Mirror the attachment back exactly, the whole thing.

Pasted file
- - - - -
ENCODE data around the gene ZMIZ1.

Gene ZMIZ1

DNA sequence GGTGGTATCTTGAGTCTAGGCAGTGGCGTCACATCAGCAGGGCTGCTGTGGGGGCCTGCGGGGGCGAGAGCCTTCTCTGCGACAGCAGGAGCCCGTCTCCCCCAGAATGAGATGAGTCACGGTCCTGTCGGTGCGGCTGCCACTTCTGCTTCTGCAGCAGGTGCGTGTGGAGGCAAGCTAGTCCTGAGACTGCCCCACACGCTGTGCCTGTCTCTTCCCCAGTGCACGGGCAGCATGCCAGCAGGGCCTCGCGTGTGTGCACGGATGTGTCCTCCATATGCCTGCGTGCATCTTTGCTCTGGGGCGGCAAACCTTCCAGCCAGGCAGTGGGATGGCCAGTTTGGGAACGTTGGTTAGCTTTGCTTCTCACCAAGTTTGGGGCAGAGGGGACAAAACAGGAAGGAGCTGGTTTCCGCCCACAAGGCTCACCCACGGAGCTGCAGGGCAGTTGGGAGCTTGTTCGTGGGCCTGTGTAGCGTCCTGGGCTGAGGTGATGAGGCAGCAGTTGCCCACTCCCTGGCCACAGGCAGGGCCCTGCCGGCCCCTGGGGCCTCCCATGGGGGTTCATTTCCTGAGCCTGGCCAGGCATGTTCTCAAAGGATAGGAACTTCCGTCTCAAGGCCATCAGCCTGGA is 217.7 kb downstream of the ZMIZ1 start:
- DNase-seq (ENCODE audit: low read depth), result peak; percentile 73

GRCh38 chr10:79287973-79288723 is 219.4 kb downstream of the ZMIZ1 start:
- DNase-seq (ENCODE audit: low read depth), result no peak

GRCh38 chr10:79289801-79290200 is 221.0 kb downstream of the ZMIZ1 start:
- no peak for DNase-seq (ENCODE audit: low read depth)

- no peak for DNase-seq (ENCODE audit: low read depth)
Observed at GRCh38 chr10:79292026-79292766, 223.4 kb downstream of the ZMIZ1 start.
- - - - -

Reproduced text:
ENCODE data around the gene ZMIZ1.

Gene ZMIZ1

DNA sequence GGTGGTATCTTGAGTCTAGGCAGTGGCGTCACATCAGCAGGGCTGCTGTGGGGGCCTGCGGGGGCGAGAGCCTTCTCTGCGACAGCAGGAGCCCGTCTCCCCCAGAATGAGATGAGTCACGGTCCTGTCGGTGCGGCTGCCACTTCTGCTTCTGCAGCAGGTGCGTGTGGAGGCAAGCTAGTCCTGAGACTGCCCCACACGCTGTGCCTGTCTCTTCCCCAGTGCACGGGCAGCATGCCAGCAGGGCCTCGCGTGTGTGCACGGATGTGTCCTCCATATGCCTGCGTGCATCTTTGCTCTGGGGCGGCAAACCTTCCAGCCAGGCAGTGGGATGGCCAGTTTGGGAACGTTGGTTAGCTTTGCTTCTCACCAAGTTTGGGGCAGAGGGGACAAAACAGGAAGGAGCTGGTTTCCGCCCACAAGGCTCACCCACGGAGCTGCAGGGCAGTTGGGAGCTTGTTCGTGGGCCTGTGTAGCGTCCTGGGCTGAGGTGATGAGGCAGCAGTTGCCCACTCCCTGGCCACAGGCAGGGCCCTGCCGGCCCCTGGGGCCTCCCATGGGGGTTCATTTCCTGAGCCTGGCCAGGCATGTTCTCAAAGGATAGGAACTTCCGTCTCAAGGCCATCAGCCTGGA is 217.7 kb downstream of the ZMIZ1 start:
- DNase-seq (ENCODE audit: low read depth), result peak; percentile 73

GRCh38 chr10:79287973-79288723 is 219.4 kb downstream of the ZMIZ1 start:
- DNase-seq (ENCODE audit: low read depth), result no peak

GRCh38 chr10:79289801-79290200 is 221.0 kb downstream of the ZMIZ1 start:
- no peak for DNase-seq (ENCODE audit: low read depth)

- no peak for DNase-seq (ENCODE audit: low read depth)
Observed at GRCh38 chr10:79292026-79292766, 223.4 kb downstream of the ZMIZ1 start.